Gregory Lobo Jost
Where Will New York’s Working Poor Live?
As the New York City Rent Guidelines Board (RGB) begins to debate how much more the millions of tenants who are protected by rent stabilization laws will be paying when leases come due next year, they will be factoring some interesting and conflicting data (see this article from last week's Times). The RGB's staff puts out a few reports each year to help inform the debate on how much rents should go up, and the Income and Affordability Study released last month reveals that while the NYC economy is strong, incomes among rent stabilized tenants are stagnating (i.e., the rich are getting richer and the poor are... you know the rest). After first citing "increasing Gross City Product, falling unemployment rates and public assistance cases, and increasing employment levels," it then acknowledges "an increase in the number of food stamp recipients... falling real wages and escalating gross rent-to-income ratios."
Last week the RGB staff released the Income and Expense Study which analyzes income, rent and operating cost figures of rent stabilized buildings (where most of the working poor live). This year's study showed that, adjusted for inflation, New York City rent stabilized buildings are 12.3% less profitable in 2005 (most recent data) than they were in 1989. (By borough, buildings in Queens are up 18%, Brooklyn is up 2%, Manhattan is down 11% and Bronx properties are down 39% including a drop of 4.7% in past year alone.)
So why, if buildings are less profitable now, do they continue to sell for near-record prices, even in the Bronx? One reason is that many new owners of rental property in New York are working from the business model that counts on rents rising dramatically over the next decade. Backed by deep pockets (i.e., Real Estate Investment Trusts), these owners can afford to take short term losses while they try to push the rents up as much as possible. They can speed the process along by performing major capital improvements to apartments (sometimes questionable), getting low-rent tenants to move out (i.e., harassment), and lobbying the Rent Guidelines Board for higher rent increases each year. With the dramatic rise in operating costs (e.g., fuel, insurance, water) outpacing building incomes, they will have some ammunition on their side.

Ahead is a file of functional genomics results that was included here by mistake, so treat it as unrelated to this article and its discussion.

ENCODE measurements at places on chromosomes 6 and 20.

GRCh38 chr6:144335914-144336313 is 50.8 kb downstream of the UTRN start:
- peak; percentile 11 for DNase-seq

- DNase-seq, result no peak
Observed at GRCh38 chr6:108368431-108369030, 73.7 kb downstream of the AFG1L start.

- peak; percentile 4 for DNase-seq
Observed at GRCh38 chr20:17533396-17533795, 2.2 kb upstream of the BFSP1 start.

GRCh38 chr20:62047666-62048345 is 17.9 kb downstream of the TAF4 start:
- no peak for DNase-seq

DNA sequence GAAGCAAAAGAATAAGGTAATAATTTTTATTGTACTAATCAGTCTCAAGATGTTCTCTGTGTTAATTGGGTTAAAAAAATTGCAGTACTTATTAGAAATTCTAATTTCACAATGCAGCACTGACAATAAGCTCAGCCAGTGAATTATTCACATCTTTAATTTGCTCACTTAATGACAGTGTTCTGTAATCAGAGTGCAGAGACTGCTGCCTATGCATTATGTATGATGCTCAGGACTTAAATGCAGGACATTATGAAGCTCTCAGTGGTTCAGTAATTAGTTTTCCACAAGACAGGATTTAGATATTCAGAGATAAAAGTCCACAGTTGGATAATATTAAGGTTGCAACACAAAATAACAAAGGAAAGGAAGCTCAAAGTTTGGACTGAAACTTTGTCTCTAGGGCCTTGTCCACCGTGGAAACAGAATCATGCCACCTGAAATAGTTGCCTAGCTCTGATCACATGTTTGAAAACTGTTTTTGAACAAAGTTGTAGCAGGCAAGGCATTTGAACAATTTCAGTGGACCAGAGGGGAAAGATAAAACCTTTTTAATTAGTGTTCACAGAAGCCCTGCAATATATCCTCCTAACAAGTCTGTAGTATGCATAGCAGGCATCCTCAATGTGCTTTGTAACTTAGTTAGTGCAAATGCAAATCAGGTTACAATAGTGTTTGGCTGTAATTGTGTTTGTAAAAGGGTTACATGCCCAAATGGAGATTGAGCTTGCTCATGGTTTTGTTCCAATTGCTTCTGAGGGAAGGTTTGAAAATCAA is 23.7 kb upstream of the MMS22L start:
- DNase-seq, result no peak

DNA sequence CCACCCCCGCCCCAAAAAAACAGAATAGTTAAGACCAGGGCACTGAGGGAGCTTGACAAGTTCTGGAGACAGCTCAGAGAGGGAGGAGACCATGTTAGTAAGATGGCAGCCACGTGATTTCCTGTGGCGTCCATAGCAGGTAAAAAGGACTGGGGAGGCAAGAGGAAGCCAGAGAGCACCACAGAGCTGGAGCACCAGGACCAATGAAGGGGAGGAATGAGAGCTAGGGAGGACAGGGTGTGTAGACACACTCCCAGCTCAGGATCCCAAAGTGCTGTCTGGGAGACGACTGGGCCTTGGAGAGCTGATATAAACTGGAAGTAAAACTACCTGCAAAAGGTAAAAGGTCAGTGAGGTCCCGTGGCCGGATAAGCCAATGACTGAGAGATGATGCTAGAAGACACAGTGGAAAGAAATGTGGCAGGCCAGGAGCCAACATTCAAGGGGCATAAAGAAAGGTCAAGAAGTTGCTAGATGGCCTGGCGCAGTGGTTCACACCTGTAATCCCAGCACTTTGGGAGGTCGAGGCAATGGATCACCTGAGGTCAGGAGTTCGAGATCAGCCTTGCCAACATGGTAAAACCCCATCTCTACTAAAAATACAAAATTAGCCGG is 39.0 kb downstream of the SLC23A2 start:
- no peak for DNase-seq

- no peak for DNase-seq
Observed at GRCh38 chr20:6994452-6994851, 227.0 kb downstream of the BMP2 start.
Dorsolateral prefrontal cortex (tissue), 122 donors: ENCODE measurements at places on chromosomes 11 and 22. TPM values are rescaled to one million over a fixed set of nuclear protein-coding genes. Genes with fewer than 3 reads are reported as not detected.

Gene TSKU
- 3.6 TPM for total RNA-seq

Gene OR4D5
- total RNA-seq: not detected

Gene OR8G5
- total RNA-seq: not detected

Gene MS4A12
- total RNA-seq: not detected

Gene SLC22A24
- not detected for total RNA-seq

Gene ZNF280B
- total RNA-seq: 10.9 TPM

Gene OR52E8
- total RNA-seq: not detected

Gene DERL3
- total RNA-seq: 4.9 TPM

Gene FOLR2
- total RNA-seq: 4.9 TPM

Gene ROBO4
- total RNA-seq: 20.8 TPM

But the flip side is the data that shows that wages are not going up for working class New Yorkers. In the west and south Bronx neighborhoods, the last expanse of the City where the working poor can "afford" to live, residents typically pay half of their income on rent (the median percent of income spent on rent in some Bronx neighborhoods is close to 50%). Further rent increases without a corresponding rise in incomes will force many of these families to either double-up (not without consequences), leave the City, or go homeless (as families are doing in record numbers).
A recent report by University Neighborhood Housing Program, entitled Shrinking Affordability: Housing Prices, Quality and Preservation in the City's Last Expanse of Affordable Private Rental Housing, documents how rising rents and gentrification pressures in traditionally low and moderate income neighborhoods in Brooklyn, Queens and Upper Manhattan are forcing more and more of the working poor to the west Bronx, where rents are the lowest in the City. This increased demand for housing in the Bronx has allowed landlords to pursue more aggressive rent increases and eviction proceedings, forcing many tenants to make tough choices (e.g., pay the rent or buy Christmas presents for the kids, sublet a room to another family or move to New Jersey). And once the relatively affordable housing stock of west Bronx is gone, where will the working poor New Yorkers who make the City a real city go?
As always, there will be a battle between tenant and landlord interests as the Rent Guidelines Board makes its decision this year. As they analyze the various reports (including DMI's report on Saving Our Middle Class), we can only hope that the current Board thinks about the long term implications of affordability for the people that make New York the great city that it is.
(This entry is also posted on the West Bronx Blog.)